Studies of aliphatic amines and other volatile organic compounds in the marine environment.
A highly sensitive and reproducible method for the determination of
aliphatic amines namely monomethylamine (MMA), dimethylamine (DMA) , and
trimethylamine (TMA) in marine environmental samples (water and
sediments) has been developed. This involves an initial stage in which
the amines are preconcentrated by microdiffusion and subsequently
determined using a gas chromatograph equipped with a packed column and
Nitrogen Phosphorus Selective Detector (NPSD) . The detection limit is
at sub ppb level (ng/l), and the method recoveries are in the ranges of
58-68% for MMA, 55-84.3% for DMA, and 83-105.5% for TMA for the range
of concentrations between 2-40 ppb. The percentage standard deviations
of the chromatographic measurements are <15.1% for MMA, <11.1% for DMA,
and <10% for TMA. The untreated Chromosorb 103 column packing was found
to be very stable for more than a year with little deterioration in
Using this method, the production of methylamines by a marine
phytoplankton has been studied, and has been shown to be greatly
influenced by the growth conditions i.e bacteriostatic and nonbacteriostatic
culture media, different levels and types of N sources,
and zooplankton grazing on the phytoplankton. Maximum concentrations of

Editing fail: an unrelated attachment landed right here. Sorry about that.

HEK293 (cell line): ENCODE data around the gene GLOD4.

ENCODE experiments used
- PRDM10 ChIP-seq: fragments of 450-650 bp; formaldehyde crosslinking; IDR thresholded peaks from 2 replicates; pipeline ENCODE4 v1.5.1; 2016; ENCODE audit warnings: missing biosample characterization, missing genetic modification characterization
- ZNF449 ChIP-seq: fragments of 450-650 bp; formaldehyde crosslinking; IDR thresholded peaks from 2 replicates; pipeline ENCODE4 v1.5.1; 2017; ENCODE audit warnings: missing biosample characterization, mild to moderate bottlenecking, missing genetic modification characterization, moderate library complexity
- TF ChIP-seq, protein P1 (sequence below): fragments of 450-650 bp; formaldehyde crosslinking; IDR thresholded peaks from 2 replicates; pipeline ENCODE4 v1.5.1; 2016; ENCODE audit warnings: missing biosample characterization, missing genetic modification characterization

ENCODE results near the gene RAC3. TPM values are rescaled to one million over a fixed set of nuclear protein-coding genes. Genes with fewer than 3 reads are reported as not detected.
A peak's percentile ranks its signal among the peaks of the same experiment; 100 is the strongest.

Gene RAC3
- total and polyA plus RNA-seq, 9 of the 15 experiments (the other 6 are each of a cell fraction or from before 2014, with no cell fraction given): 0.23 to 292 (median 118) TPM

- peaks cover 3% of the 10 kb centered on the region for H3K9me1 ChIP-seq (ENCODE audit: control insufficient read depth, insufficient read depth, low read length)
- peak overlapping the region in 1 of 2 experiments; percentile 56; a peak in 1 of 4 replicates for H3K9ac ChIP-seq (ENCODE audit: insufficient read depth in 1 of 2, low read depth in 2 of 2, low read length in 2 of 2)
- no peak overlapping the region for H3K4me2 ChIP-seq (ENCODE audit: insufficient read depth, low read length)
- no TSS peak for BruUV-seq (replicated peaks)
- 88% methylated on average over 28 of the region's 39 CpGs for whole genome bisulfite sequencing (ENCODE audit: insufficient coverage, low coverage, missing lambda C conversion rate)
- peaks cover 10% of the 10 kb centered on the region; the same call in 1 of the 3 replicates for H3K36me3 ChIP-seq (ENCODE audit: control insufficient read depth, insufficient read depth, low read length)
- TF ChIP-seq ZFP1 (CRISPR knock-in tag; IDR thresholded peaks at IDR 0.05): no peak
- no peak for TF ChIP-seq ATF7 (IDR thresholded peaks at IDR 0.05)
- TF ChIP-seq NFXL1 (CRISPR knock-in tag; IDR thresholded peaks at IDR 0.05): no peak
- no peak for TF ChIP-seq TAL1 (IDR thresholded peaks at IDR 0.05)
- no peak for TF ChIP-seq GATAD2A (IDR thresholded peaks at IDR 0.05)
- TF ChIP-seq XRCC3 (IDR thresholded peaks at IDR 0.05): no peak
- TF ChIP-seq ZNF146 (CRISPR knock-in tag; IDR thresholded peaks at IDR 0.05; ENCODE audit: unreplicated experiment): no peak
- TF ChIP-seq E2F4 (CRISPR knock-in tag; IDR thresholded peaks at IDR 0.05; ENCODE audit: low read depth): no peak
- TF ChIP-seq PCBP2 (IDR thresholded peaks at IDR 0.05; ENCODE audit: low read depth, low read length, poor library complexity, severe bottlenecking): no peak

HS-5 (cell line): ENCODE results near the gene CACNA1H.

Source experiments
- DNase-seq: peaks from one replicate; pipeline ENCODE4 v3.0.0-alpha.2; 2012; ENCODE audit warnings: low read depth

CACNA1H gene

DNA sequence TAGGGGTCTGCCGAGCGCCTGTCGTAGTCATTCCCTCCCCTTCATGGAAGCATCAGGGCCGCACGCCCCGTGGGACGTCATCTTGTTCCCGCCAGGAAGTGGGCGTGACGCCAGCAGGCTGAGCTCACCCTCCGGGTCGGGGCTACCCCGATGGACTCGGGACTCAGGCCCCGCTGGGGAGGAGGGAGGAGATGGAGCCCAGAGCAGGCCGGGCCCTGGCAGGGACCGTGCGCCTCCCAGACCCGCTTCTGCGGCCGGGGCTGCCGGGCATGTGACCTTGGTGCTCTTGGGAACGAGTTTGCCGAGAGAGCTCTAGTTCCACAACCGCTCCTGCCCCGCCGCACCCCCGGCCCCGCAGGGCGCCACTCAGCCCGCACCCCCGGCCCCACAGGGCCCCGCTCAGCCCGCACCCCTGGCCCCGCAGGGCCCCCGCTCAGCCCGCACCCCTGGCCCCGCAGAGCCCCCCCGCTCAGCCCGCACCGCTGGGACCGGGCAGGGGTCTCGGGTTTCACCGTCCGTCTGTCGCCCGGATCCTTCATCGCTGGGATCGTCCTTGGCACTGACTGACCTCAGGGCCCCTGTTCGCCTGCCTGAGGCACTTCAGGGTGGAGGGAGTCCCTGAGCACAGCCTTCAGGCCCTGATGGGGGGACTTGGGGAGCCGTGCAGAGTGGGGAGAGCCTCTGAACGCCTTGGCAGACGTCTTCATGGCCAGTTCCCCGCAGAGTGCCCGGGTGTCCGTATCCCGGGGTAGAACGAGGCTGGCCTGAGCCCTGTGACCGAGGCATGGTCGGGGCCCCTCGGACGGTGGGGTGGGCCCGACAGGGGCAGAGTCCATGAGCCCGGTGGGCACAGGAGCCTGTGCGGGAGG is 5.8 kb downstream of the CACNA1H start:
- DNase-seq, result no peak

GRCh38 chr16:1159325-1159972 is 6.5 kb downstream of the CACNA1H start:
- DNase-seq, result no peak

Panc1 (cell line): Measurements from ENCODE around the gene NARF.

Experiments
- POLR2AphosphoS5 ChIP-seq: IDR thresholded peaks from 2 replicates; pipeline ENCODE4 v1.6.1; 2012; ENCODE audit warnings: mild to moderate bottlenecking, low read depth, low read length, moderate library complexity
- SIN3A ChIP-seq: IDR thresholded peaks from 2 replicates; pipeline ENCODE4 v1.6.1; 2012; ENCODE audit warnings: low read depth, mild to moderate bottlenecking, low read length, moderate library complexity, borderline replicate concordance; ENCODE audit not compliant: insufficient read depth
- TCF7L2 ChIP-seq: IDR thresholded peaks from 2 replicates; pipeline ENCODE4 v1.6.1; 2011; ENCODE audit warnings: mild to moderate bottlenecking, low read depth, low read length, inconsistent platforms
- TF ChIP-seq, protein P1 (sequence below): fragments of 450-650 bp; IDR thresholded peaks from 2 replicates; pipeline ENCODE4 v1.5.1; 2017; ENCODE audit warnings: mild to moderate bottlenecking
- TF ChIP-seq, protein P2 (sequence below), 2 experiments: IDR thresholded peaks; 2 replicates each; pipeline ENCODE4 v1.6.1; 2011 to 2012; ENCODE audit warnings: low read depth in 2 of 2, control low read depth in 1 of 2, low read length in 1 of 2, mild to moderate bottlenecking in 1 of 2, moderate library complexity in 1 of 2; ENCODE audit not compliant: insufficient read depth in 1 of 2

methylamines were observed in the N03- enriched bacteriostatic medium.
Zooplankton grazing also increases their levels.
Methylamines were found to be distributed in a range of marine
environments, with highest concentrations detected in marine sediments.
Their levels were also higher in polluted Mersey waters than in the
water off the Isle of Man (10M). MMA was found to be the dominant
species in all of these samples (phytoplankton, sediment, and water)
and also in the marine atmosphere.
Using the same approach, l-Arninopropan-2-one, which has long been known
to be a compound of urine, has been shown to be a stable indicator of
raw sewage pollution. Its identity has been confirmed by GC-MS of its
trifluoro acyl-derivative. Its distribution in estuarine water (Mersey
Estuary) and coastal water (Port Erin, 10M) is presented.
Volatile organic compounds (VOCs) in phytoplankton cultures, marine
sediments, and Mersey Estuary water samples have been determined by a
modified Grob closed-loop stripping method and GC-MS analysis. VOCs in
the Mersey estuary water samples were dominated by methylated benzenes
and methylated naphthalenes. In contrast, chlorinated compounds were
the dominant compounds in the sediments, and methylated alkanes in the
non-bacteriostatic phytoplankton culture. Some methylated benzenes were
also found in the plankton sample, which might explain their
observation in some of the remote unpolluted marine environment.
This thesis is dedicated to my parents, my wife and